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Year : 2016  |  Volume : 2  |  Issue : 1  |  Page : 21-27

Saltgrass, a Minimum Water and Nutrient Requirement Halophytic Plant Species for Sustainable Agriculture in Desert Regions

School of Plant Sciences, College of Agriculture and Life Sciences, The University of Arizona, Tucson AZ 85721, USA

Correspondence Address:
Prof. Mohammad Pessarakli
School of Plant Sciences, The University of Arizona, Tucson, AZ 85721
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Source of Support: None, Conflict of Interest: None

DOI: 10.4103/2423-7752.181803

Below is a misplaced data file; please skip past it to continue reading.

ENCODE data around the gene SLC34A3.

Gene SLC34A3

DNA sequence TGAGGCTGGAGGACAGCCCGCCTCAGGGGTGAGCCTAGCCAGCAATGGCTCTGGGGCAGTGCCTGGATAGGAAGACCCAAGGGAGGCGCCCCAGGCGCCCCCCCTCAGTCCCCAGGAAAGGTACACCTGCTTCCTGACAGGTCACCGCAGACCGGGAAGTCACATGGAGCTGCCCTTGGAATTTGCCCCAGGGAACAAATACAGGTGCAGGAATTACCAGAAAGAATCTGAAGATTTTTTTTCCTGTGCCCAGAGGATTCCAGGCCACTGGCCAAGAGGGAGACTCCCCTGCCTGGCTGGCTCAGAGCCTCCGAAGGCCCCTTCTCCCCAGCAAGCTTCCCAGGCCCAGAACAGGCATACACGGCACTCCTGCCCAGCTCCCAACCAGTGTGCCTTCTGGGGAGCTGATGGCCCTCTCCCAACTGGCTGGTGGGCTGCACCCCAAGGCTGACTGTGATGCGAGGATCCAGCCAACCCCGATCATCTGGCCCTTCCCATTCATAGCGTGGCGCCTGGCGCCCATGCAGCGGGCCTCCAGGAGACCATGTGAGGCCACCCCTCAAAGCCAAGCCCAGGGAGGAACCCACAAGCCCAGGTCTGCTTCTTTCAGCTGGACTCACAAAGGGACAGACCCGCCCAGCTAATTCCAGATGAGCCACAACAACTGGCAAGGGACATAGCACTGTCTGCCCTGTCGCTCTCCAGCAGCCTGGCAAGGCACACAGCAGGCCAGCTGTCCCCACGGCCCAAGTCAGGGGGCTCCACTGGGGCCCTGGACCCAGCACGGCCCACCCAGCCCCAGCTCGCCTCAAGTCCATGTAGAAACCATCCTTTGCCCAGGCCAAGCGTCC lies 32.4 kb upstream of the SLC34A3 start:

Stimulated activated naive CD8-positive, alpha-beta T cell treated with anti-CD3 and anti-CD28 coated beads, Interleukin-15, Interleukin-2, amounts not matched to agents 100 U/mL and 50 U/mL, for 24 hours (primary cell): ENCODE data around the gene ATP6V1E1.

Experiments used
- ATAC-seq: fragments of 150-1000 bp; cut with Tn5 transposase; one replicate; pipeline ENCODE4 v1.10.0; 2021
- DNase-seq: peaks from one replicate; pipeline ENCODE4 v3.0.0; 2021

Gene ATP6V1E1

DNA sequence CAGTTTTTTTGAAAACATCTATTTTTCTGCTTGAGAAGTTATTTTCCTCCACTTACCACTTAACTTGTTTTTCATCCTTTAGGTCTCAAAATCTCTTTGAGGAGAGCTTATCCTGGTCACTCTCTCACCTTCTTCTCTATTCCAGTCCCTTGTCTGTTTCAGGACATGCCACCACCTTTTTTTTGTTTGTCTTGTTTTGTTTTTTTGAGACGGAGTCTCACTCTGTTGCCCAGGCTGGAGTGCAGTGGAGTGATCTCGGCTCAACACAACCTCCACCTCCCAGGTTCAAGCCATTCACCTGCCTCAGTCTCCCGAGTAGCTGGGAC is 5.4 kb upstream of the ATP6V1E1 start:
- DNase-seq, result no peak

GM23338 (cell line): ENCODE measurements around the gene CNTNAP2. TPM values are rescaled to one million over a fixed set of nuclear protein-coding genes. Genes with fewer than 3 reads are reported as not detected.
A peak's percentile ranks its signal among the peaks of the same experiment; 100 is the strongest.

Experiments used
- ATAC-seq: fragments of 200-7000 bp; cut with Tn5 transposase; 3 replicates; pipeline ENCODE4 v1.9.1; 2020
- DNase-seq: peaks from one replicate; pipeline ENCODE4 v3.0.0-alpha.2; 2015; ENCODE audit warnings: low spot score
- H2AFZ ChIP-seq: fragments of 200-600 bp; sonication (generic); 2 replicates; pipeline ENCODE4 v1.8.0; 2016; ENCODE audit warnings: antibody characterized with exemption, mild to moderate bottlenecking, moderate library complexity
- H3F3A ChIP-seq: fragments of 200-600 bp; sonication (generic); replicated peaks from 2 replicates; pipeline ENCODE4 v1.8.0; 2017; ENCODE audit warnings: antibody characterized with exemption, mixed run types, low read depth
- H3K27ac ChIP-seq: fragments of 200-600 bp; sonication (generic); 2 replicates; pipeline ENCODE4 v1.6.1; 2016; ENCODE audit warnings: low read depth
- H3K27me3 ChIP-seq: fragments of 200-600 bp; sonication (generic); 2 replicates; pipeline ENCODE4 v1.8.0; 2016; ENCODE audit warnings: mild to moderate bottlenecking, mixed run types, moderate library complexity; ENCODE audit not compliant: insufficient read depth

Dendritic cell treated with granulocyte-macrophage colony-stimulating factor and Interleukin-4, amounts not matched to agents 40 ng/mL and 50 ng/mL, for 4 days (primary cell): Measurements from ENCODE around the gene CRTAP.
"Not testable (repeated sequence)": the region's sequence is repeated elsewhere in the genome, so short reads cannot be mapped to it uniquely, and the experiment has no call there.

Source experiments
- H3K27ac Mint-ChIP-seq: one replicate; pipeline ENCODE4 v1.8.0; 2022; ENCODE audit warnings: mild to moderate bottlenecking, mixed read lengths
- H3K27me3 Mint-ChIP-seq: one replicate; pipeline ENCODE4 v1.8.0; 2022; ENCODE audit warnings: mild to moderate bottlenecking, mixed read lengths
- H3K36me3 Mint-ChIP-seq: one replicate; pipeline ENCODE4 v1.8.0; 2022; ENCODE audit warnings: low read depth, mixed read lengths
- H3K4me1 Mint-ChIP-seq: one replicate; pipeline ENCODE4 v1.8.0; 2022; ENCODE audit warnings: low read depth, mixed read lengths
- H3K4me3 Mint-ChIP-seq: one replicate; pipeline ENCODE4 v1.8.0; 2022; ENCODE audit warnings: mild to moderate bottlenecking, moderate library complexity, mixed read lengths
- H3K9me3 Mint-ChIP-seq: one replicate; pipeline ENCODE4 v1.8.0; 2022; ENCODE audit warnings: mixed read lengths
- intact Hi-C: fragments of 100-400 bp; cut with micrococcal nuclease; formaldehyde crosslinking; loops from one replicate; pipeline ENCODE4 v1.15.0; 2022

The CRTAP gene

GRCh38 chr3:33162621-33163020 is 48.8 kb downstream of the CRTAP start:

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Context: Desertification of arable lands due to global warming and water shortage mandates use of low-quality water for irrigation. Using low-quality water imposes more stress on plants which are already under stress. Thus, there is an urgent need for finding stress tolerant plant species to survive/sustain under such stressful conditions. Since the native plants are already growing under such conditions and are adapted to these stresses, they are the most suitable candidates to be manipulated under the minimum cultural practices and minimum inputs for use under stress. If stress tolerant species/genotypes of the native plants are identified, there would be a substantial savings in cultural practices and inputs in using them. Aim: This grass has multi usages, including animal feed, soil conservation, saline soils reclamation, use in desert landscaping, and combating desertification. The objectives of this study were to find the most salinity and drought tolerant of various saltgrass genotypes for use in arid regions, where limited water supplies coupled with saline soils result in drought and salinity stresses. Materials and Methods: Various genotypes of saltgrass were studied in a greenhouse either hydroponically in culture solution for salt tolerance or in large galvanized cans contained fritted clay for drought tolerance. For the salinity stress tolerance, twelve inland saltgrass clones were studied in a greenhouse, using hydroponics technique to evaluate their growth responses under salt stress. Four salt treatments (EC 6, 20, 34, and 48 dS/m salinity stress) were replicated 3 times in a randomized complete block design experiment. Grasses were grown under these conditions for 10 weeks. During this period, shoots were clipped bi-weekly, clippings were oven dried at 75°C and dry matter (DM) weights were recorded, shoot and root lengths were also measured. At the last harvest, roots were also harvested, oven dried, and DM weights were determined. Grass quality was weekly evaluated and recorded. Although all the grasses showed a high level of salinity tolerance, there was a wide range of variations observed in salt tolerance of these saltgrass clones. For the drought tolerance study, 21 saltgrass clones were studied to evaluate their growth responses under drought stress. Plants were grown under normal condition for 6 months for complete establishment. Then, they were deprived from water for 4 months. Plant shoots were harvested weekly and oven dried at 75°C for DM weight determination. At each harvest, percentages of plant green covers were also estimated and recorded. Both the shoot dry weights and the percent of plant visual green cover decreased as drought period progressed. Results: Although all the grasses exhibited a high level of drought tolerance, there was a wide range of variations observed in various clones' responses. The superior salinity and drought stress tolerant genotypes were identified to be used for biological salinity control or reclamation of desert saline soils and combating desertification. Conclusion: My investigations at the University of Arizona on saltgrass (Distichlis spicata L.), a halophytic plant species, have indicated that this plant has an excellent drought and salinity tolerance with a great potential to be used under harsh environmental conditions.

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